Liput, Daniel J; Lu, Van B; Davis, Margaret I et al. (2016) Rem2, a member of the RGK family of small GTPases, is enriched in nuclei of the basal ganglia. Sci Rep 6:25137
Lu, Van B; Ikeda, Stephen R (2016) G-Protein Modulation of Voltage-Gated Ca2+ Channels from Isolated Adult Rat Superior Cervical Ganglion Neurons. Cold Spring Harb Protoc 2016:pdb.prot091223
Nguyen, Tuan A; Sarkar, Pabak; Veetil, Jithesh V et al. (2015) Covert Changes in CaMKII Holoenzyme Structure Identified for Activation and Subsequent Interactions. Biophys J 108:2158-70
Puhl Iii, Henry L; Won, Yu-Jin; Lu, Van B et al. (2015) Human GPR42 is a transcribed multisite variant that exhibits copy number polymorphism and is functional when heterologously expressed. Sci Rep 5:12880
Lu, Van B; Ikeda, Stephen R; Puhl 3rd, Henry L (2015) A 3.7 kb fragment of the mouse Scn10a gene promoter directs neural crest but not placodal lineage EGFP expression in a transgenic animal. J Neurosci 35:8021-34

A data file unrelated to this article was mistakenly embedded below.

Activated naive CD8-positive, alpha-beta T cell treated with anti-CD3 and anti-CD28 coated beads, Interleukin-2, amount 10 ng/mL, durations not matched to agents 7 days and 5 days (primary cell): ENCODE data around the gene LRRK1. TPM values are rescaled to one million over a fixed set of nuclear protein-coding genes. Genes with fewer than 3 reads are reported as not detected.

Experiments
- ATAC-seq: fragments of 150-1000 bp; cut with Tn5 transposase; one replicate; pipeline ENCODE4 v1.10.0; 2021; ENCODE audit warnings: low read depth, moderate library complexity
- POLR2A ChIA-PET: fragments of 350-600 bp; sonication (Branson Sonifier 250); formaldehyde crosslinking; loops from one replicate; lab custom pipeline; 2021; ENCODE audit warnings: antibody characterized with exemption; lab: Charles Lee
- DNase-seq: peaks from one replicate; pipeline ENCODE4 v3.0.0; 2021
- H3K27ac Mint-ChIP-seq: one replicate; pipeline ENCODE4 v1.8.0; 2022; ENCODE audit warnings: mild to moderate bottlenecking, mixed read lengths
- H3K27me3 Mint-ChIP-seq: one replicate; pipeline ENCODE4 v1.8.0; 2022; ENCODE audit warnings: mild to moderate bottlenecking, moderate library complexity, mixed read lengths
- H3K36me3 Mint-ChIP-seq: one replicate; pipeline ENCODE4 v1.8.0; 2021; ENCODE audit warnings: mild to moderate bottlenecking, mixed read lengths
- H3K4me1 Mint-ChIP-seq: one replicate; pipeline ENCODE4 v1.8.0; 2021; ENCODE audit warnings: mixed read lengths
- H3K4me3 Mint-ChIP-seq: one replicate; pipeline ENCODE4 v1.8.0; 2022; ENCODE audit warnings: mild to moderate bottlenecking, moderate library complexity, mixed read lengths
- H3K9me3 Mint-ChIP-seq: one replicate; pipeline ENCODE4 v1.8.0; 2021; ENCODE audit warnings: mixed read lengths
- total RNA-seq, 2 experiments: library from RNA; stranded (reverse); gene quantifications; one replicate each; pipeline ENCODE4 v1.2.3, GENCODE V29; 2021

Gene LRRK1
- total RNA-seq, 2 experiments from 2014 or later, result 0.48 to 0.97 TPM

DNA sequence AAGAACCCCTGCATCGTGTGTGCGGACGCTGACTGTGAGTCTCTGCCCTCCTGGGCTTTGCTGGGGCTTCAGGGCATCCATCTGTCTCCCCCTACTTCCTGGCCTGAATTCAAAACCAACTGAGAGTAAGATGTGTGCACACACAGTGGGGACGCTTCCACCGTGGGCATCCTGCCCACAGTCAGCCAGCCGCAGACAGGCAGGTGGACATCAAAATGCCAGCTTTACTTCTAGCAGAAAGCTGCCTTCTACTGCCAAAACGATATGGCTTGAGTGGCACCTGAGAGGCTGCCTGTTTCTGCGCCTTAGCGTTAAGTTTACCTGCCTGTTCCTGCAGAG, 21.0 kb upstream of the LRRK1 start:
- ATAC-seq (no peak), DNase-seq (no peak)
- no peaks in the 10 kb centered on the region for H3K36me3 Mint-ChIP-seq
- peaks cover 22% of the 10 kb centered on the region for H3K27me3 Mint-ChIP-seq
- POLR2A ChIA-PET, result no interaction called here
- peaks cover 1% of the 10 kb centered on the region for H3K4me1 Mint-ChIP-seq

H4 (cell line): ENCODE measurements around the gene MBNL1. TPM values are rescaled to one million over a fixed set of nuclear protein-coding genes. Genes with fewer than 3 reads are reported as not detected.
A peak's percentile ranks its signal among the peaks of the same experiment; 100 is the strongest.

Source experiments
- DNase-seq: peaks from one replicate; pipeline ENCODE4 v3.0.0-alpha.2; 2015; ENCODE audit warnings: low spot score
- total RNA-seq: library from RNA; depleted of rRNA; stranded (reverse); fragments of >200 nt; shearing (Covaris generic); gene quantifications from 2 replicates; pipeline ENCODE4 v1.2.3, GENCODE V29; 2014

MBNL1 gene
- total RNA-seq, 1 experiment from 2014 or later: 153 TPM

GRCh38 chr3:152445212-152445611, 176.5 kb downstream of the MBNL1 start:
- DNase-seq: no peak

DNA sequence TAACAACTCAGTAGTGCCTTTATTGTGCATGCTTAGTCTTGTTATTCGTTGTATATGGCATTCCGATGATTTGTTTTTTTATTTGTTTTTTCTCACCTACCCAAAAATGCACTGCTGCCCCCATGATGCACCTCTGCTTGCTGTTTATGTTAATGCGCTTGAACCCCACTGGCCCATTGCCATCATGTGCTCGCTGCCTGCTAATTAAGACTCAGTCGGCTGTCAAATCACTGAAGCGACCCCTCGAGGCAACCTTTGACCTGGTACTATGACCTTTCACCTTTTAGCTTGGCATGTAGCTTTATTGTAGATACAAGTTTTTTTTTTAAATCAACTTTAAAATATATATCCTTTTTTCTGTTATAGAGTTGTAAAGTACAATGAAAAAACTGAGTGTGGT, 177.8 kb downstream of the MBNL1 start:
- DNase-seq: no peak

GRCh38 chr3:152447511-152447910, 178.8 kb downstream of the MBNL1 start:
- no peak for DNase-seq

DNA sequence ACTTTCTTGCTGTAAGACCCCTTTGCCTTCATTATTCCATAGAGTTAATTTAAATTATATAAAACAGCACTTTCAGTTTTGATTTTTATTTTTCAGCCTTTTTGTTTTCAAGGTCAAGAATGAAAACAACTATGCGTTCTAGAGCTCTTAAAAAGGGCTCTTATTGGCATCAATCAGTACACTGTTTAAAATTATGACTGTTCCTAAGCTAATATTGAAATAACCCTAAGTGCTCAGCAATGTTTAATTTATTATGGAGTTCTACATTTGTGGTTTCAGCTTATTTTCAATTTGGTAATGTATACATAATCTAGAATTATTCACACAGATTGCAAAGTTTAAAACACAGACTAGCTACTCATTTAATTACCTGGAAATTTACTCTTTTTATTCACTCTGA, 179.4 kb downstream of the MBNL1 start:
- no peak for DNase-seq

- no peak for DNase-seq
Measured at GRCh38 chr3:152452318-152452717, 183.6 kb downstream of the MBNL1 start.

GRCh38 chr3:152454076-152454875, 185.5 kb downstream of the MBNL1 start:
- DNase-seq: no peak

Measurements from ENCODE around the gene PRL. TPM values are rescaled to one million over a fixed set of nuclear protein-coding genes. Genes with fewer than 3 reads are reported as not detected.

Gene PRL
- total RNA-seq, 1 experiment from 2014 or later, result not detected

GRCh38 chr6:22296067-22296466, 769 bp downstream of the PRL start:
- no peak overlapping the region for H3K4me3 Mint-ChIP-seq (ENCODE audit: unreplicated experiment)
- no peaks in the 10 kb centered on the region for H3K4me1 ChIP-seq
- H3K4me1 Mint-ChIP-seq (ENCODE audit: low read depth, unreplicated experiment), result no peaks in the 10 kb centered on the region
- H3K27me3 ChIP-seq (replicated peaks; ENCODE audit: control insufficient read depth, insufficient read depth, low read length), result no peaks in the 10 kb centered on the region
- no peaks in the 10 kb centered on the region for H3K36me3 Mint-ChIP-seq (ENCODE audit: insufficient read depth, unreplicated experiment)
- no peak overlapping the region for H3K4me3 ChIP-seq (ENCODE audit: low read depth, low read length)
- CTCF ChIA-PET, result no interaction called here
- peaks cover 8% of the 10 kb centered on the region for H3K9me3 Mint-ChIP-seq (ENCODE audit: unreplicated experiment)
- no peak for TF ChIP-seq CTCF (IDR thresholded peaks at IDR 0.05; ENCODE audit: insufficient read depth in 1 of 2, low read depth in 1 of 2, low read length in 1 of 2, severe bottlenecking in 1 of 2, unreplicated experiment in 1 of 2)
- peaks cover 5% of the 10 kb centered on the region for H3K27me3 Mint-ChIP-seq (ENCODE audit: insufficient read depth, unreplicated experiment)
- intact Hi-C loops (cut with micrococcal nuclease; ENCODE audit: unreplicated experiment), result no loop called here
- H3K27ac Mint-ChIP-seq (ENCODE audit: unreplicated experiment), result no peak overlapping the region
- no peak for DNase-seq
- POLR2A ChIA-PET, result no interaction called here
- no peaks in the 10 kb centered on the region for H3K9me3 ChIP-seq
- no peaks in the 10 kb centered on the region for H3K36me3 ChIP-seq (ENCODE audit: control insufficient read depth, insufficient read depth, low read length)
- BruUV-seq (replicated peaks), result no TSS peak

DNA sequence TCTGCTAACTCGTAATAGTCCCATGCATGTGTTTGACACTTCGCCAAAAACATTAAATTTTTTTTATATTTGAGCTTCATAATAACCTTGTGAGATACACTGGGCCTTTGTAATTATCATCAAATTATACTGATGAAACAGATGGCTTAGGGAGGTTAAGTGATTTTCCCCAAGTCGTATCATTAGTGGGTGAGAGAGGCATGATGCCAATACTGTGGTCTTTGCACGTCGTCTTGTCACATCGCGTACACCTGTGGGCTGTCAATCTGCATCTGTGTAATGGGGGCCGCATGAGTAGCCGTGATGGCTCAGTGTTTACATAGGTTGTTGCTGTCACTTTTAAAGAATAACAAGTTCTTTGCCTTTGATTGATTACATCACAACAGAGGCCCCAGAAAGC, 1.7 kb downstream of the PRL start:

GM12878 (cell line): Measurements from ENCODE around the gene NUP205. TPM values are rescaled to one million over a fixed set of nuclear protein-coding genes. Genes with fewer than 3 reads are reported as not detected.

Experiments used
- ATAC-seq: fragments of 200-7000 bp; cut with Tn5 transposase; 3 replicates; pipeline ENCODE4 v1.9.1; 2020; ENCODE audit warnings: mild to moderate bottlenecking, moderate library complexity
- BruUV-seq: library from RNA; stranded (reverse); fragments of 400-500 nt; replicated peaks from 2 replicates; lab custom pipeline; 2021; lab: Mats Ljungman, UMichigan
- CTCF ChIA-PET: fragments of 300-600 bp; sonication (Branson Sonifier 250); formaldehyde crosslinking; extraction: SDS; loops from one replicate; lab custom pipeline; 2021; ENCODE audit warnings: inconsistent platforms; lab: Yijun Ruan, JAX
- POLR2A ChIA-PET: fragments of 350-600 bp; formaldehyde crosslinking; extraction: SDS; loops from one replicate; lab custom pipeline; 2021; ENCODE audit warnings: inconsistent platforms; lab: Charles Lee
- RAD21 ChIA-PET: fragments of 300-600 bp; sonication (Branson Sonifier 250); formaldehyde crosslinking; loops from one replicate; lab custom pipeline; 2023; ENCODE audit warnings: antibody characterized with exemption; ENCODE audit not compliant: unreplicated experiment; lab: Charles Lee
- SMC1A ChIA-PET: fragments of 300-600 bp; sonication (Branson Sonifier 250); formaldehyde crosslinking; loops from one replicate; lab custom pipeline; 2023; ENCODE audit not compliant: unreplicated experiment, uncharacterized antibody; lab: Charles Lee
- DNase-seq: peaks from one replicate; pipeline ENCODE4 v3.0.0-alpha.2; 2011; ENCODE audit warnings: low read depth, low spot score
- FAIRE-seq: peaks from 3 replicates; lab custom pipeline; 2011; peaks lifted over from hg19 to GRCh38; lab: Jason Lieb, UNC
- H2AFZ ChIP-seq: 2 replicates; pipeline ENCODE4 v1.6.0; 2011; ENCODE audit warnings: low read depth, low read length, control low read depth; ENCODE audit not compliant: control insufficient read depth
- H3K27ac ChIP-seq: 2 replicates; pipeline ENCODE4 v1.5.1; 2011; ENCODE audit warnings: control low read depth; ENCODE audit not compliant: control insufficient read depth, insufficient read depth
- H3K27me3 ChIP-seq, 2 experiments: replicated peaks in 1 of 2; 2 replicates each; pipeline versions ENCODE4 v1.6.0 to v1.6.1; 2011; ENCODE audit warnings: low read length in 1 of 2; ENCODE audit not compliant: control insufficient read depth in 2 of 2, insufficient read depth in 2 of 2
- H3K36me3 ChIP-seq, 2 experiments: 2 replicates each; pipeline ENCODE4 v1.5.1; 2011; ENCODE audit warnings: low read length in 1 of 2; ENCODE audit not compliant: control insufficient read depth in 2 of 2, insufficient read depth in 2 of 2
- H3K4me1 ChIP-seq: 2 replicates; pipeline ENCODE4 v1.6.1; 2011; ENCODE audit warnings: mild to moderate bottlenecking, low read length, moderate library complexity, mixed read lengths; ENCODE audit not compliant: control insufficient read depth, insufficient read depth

Iyer, Malliga R; Cinar, Resat; Liu, Jie et al. (2015) Structural Basis of Species-Dependent Differential Affinity of 6-Alkoxy-5-Aryl-3-Pyridinecarboxamide Cannabinoid-1 Receptor Antagonists. Mol Pharmacol 88:238-44
Puhl 3rd, Henry L; Lu, Van B; Won, Yu-Jin et al. (2014) Ancient origins of RGK protein function: modulation of voltage-gated calcium channels preceded the protostome and deuterostome split. PLoS One 9:e100694
Won, Yu-Jin; Lu, Van B; Puhl 3rd, Henry L et al. (2013) ?-Hydroxybutyrate modulates N-type calcium channels in rat sympathetic neurons by acting as an agonist for the G-protein-coupled receptor FFA3. J Neurosci 33:19314-25
Lu, Van B; Puhl 3rd, Henry L; Ikeda, Stephen R (2013) N-Arachidonyl glycine does not activate G protein-coupled receptor 18 signaling via canonical pathways. Mol Pharmacol 83:267-82